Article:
This is an especially important concept to grasp when reflecting on attempts to redefine marriage and legitimize homosexual intercourse and relationships in all forms. The Muslims involved with this effort have fundamentally forgotten that Islam means “submission to the will of Allah,” not merely “peace” as has become commonplace today.

Can one honestly consider him/herself a true Muslim while attempting to make the divine commandments and moral code of Islam conform to their lusts, desires, and whims? This is categorically condemned in the Quran, and is often portrayed as a sign of a perverse heart. Even the idolaters of Mecca during the life of the Prophet — peace and blessing upon him — asked him:

Bring [us] a different Qur’an, or change it.” He responded, “It is not for me to change it of my own accord; I only follow what is revealed to me, for I fear the torment of an awesome Day, if I were to disobey my Lord. (10:15)”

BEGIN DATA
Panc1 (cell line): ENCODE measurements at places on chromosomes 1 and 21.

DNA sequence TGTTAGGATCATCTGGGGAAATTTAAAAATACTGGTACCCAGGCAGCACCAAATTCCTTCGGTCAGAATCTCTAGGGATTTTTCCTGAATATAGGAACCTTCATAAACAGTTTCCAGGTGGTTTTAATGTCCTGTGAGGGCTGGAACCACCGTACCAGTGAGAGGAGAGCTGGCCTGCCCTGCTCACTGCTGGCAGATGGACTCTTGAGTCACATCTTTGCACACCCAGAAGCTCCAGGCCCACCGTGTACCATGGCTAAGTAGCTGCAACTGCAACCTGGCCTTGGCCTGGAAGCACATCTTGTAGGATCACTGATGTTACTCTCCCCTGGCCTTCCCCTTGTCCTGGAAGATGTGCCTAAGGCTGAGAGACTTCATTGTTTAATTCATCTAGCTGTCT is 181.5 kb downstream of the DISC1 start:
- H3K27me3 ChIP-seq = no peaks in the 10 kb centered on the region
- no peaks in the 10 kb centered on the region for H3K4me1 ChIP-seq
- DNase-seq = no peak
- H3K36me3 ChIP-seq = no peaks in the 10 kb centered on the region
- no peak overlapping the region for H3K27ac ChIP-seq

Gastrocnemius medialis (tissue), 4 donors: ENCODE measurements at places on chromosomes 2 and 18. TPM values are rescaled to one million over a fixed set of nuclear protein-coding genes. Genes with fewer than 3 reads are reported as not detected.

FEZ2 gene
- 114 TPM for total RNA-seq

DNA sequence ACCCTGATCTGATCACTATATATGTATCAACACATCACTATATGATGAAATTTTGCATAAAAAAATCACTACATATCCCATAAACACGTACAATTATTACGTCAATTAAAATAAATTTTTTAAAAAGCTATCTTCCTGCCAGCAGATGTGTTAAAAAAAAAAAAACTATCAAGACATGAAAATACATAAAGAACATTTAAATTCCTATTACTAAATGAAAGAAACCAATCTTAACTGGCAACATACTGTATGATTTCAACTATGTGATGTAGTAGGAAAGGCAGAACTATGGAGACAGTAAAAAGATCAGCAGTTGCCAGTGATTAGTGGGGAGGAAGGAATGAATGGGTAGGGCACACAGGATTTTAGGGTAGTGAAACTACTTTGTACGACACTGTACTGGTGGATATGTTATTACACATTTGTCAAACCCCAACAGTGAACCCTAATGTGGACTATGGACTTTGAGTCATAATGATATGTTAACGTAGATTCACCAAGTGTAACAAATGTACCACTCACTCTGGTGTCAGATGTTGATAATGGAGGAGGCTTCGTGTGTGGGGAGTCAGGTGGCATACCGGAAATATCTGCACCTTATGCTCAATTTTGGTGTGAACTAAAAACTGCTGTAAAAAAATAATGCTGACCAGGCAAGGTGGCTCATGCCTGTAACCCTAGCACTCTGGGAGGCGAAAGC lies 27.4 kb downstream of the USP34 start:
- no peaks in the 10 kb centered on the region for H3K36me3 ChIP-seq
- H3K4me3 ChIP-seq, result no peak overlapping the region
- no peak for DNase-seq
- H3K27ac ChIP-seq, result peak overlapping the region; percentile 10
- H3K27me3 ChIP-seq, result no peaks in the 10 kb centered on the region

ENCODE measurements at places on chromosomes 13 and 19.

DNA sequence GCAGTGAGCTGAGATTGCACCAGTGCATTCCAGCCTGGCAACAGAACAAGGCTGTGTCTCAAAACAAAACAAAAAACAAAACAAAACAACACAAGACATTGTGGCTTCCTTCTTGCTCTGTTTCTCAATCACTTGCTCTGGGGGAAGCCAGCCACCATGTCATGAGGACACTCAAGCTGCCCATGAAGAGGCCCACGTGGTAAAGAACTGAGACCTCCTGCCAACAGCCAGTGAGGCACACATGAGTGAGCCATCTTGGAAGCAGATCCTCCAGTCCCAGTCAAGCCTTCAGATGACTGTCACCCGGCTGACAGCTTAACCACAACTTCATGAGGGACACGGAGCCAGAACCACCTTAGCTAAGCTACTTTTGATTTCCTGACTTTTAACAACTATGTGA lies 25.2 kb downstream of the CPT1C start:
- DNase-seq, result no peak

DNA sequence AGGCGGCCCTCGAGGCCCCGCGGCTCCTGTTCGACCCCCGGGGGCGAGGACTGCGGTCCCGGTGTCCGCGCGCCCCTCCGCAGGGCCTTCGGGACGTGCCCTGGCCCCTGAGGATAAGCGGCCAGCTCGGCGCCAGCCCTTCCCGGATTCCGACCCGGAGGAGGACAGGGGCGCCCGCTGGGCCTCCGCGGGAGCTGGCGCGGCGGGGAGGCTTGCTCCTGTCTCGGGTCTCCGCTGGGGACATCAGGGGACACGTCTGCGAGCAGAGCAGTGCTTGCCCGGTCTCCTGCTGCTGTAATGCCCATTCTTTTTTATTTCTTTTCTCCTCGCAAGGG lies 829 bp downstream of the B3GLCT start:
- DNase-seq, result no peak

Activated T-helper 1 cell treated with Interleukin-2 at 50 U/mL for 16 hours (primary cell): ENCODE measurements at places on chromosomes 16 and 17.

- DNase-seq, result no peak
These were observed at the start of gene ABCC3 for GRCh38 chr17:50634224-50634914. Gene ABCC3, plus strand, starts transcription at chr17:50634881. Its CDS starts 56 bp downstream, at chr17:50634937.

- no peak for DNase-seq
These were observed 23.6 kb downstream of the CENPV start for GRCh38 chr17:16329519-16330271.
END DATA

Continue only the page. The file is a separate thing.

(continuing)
Fasting reminds us that however difficult it may be to fulfill the commandments of our Creator, there is immense reward to be obtained from enduring the hardship produced by the suppression of our appetites, natural or otherwise. Neither the heat nor the fear of hunger nor of thirst of Ramadan interfered with the achievement of victory during the Meccan conquest.

Even the first decisive battle of Badr occurred during the month of Ramadan. The spiritual discipline of Muslims they learned through fasting and the blessedness of the holy month both contributed to their worldly success.

We will have to decide with the wholeness of our being if we desire spiritual openings or merely worldly status.

Abdullah bin Hamid Ali teaches Islamic law, jurisprudential principles and the prophetic tradition at Zaytuna College in Berkeley, CA (2007-present). He holds a collegiate license (ijaza ‘ulya) in Islamic law (Shari’a) from the Al-Qarawiyin University of Fes, Morocco, an MA in Ethics & Social Theory from the Graduate Theological Union and is pursuing a PhD in Cultural & Historical Studies in Religion at GTU. He has served as adjunct professor of Arabic Language at UC Berkeley and adjunct professor of Intro to Islam at the Graduate Theological Union. His current study interests are racial identity construction and “black” North African reactions to anti-black legal and theological teachings in the Maliki and other schools of Islamic law. You can find more of his writing here